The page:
We would like to pay off our house in the next seven years so we are making large extra principle payments every month. We don't know if this is the most efficient way to pay off the house. We have considered refinancing to a 15 year loan but using an online calculator it looks like we'd pay off the house in the same amount of time as making the extra principle payments. We are seven months away from getting the PMI dropped.

Monthly Spending: Looking at the budget, we can do better. We want to cut cable and do better with our miscellaneous expenses.








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Re: CASE STUDY:Invest? Pay off mortgage?
« Reply #1 on: March 02, 2015, 06:34:33 PM »
You've done a great job of piling up cash, considering you're not even 30 yet.

Here's my top recommendation for you: take $30,000 and set it aside in a savings account as an Emergency Reserve that will cover one year of your basic living expenses (minus saving, tithing, extra mortgage payment).  Having that backstop will "liberate" you to be able to invest the rest of your cash without (too much) trepidation.

This little tactic has worked very well for my mental peace of mind.  I've had that one year of basic living expenses stashed away now for years. And I sleep very well at night, even with all the rest of my money in the stock market.  :O

darkcait

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Re: CASE STUDY:Invest? Pay off mortgage?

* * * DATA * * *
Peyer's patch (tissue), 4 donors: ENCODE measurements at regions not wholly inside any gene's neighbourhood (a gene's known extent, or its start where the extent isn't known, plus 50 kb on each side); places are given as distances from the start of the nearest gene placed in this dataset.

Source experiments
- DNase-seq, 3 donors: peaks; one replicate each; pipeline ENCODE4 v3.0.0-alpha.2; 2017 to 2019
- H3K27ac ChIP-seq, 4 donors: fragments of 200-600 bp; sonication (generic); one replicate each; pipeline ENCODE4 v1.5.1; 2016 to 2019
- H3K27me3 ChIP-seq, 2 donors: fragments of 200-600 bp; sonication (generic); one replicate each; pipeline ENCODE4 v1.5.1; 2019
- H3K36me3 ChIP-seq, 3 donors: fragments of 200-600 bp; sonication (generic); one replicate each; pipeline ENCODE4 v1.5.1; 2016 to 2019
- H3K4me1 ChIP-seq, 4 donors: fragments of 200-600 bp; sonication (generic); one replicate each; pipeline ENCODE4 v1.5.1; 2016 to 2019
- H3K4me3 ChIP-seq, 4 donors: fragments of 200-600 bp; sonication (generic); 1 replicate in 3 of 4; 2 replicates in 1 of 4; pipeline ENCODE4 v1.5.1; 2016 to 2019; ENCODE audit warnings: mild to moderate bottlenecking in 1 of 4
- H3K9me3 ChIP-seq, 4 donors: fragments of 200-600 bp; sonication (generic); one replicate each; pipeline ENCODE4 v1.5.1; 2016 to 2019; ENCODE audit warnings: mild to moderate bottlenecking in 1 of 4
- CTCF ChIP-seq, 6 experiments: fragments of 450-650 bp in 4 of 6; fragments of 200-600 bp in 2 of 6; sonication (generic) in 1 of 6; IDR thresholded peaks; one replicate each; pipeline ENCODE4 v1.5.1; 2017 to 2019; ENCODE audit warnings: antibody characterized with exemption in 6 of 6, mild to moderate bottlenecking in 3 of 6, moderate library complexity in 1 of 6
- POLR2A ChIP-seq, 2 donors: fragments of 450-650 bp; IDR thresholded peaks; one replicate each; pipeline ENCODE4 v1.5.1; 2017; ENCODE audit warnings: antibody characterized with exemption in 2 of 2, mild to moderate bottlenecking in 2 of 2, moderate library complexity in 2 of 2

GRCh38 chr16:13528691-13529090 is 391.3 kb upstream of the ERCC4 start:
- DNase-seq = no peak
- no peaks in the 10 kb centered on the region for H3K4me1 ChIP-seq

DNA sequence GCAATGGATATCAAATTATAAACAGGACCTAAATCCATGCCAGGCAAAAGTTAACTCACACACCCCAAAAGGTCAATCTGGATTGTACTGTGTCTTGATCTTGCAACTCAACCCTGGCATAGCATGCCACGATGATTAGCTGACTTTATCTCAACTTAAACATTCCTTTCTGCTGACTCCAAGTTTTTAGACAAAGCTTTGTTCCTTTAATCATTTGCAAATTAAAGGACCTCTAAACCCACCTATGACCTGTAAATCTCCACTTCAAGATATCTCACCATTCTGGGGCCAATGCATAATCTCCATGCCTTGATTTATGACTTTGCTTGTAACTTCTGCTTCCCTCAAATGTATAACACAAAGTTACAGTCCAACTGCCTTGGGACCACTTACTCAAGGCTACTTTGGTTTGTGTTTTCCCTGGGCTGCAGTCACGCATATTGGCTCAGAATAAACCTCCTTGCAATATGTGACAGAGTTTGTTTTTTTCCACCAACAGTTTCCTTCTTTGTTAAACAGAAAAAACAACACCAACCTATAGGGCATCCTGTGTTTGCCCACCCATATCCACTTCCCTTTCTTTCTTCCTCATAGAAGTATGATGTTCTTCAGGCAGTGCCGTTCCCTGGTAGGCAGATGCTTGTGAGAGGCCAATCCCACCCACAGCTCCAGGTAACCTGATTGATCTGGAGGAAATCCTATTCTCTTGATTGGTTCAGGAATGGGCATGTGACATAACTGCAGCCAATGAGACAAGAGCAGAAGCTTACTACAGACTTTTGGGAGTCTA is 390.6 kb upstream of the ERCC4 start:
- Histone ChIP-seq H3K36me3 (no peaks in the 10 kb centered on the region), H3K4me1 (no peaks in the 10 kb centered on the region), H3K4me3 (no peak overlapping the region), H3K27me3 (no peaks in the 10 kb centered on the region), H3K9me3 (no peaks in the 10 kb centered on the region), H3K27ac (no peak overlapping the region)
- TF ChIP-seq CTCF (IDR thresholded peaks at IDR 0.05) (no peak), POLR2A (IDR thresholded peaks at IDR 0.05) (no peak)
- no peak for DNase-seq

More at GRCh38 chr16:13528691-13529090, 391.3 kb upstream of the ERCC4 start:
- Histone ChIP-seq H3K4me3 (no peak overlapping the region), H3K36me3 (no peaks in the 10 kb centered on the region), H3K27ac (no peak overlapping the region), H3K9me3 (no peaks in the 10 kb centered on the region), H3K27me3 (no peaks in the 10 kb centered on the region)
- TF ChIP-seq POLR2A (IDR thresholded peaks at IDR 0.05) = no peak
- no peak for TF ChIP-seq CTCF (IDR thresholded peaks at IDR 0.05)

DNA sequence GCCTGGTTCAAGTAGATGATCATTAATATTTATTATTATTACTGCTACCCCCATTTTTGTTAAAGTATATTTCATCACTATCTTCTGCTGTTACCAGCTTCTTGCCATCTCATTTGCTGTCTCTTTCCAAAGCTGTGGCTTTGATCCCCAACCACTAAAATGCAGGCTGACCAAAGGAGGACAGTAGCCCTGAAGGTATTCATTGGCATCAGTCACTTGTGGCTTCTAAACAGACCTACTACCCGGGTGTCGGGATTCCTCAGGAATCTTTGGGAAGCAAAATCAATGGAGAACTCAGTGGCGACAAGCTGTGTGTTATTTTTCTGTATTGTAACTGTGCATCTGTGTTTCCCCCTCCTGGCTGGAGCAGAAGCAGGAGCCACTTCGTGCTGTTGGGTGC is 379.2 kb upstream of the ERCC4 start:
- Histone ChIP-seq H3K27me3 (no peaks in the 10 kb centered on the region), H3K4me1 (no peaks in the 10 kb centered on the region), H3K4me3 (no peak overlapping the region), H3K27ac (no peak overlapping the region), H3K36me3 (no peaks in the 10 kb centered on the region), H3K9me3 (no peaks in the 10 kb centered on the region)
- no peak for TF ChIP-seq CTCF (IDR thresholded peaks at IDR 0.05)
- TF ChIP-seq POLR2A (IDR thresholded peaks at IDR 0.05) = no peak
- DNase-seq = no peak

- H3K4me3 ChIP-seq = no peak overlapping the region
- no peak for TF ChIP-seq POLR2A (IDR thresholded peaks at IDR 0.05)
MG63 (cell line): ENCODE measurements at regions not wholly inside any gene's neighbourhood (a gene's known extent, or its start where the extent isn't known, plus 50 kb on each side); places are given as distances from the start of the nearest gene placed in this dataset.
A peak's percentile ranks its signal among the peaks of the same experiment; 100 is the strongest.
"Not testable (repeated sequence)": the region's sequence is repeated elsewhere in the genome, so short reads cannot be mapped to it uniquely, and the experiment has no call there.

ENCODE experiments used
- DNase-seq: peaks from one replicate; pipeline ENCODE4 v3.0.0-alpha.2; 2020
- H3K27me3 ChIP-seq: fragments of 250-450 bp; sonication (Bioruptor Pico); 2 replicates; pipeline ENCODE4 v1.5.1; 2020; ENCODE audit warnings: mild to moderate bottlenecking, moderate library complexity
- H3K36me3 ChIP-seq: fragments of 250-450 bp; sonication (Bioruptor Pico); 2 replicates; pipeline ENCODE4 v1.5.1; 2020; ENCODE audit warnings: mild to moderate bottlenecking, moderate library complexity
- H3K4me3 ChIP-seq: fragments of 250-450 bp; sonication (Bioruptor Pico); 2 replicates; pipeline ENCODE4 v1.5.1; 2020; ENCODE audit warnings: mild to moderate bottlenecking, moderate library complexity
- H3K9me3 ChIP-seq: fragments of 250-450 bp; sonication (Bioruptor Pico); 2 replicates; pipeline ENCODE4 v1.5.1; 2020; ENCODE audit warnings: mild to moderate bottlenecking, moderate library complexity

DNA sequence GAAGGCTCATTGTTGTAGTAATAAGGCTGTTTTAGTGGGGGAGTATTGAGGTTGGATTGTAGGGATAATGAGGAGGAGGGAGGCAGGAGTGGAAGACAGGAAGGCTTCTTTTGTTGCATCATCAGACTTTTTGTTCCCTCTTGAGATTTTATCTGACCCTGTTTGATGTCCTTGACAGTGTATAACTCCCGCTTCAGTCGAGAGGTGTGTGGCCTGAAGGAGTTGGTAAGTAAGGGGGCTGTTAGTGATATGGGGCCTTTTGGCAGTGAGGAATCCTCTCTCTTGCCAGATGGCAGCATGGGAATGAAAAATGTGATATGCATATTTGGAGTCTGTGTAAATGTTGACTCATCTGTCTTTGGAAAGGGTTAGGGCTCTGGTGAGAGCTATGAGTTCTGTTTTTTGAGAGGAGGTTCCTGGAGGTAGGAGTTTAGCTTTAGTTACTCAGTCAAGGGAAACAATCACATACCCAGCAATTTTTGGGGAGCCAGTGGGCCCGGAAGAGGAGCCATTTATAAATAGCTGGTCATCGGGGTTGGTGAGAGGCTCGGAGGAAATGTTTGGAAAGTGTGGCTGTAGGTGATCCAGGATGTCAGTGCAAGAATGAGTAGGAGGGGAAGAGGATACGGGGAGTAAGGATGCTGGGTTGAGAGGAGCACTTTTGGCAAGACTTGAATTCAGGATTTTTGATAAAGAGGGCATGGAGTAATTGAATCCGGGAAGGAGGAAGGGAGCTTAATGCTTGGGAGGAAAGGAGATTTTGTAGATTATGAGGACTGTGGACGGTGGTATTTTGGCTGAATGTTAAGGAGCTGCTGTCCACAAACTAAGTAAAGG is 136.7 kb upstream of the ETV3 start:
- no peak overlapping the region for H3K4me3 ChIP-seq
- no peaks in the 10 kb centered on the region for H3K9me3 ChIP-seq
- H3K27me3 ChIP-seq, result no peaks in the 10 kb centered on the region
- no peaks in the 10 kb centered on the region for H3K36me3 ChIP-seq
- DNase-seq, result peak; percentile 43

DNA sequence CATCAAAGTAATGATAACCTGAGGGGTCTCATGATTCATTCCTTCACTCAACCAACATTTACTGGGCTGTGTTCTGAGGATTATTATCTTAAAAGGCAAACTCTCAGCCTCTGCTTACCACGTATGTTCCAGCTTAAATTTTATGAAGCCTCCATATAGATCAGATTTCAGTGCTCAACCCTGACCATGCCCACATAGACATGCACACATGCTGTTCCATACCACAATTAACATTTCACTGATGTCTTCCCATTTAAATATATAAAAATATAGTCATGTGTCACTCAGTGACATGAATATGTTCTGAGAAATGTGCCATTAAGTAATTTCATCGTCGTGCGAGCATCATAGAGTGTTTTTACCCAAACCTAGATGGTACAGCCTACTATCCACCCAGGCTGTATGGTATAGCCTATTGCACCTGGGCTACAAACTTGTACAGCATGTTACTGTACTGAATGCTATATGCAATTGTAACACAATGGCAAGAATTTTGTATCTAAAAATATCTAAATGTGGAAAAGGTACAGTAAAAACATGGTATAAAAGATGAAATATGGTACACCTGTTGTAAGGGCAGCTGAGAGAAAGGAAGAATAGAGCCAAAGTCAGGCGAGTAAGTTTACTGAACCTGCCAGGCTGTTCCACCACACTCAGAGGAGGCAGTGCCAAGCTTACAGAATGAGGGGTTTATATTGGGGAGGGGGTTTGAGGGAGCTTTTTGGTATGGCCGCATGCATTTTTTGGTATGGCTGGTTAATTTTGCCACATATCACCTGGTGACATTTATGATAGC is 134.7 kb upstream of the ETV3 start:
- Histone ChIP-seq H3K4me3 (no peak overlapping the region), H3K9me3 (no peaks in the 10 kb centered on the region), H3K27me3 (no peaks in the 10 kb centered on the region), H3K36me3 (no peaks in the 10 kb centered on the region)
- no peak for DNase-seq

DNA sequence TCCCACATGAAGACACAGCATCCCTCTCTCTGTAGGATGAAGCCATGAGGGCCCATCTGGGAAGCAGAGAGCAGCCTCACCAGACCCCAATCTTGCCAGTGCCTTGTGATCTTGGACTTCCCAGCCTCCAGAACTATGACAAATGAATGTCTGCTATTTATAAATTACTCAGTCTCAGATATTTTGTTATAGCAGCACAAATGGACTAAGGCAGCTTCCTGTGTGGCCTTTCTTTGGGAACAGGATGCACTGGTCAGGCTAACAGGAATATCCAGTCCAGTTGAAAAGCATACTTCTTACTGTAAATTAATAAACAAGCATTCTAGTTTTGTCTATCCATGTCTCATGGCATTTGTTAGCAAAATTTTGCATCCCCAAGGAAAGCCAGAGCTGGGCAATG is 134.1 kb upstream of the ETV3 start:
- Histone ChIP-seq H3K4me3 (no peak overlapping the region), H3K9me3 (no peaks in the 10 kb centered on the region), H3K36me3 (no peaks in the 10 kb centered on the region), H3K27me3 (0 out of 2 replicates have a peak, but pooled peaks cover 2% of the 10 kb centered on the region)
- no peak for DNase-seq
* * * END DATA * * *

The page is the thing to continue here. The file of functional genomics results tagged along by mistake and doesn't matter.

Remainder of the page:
« Reply #2 on: March 02, 2015, 06:42:35 PM »
Just an idea, but you could set aside a 3-6 month emergency/baby fund, max out Roth IRAs for the two of you for 2014 and 2015, and then apply the rest towards your mortgage. Honestly, if it were me I would be tempted to just pay off the mortgage entirely and free up the $900 or so per month that you may in principal and interest. That would also lower your expenses enough that one of you could probably stay home or go part time if you wanted to when the baby comes.

el_beardo

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Re: CASE STUDY:Invest? Pay off mortgage?
« Reply #3 on: March 02, 2015, 06:49:07 PM »
why do you still have the mortgage at 5% ? were you unable to refi during the recent low interest period ?

Given that you kept your mortgage at 5% any additional money you put against principal does guarantee you a ~5% return.

I've always thought that if I held the entirety of my mortgage debt in cash assets that I would pay it off. If you guys did that you would be free-ing up an additional 2k per month. But you would be out your cash savings.

Have you looked into maxing out your retirement accounts ? Two person household means you can send out 36k per year, do that now while your young and it will compound tax free for a long time.

fionn

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Re: CASE STUDY:Invest? Pay off mortgage?
« Reply #4 on: March 02, 2015, 07:00:36 PM »
Thanks for the replies.

Those were some of the issues that we were personally debating:

1) for the mortgage, we originally had to get an FHA loan since we were first-time homebuyers. We've only recently begun the extra principal payments. The reason why we've held off a refi is that we're afraid that the costs associated vs. amount saved would be roughly equal to paying our current mortgage off within the next few years. Could someone chime in with other advice?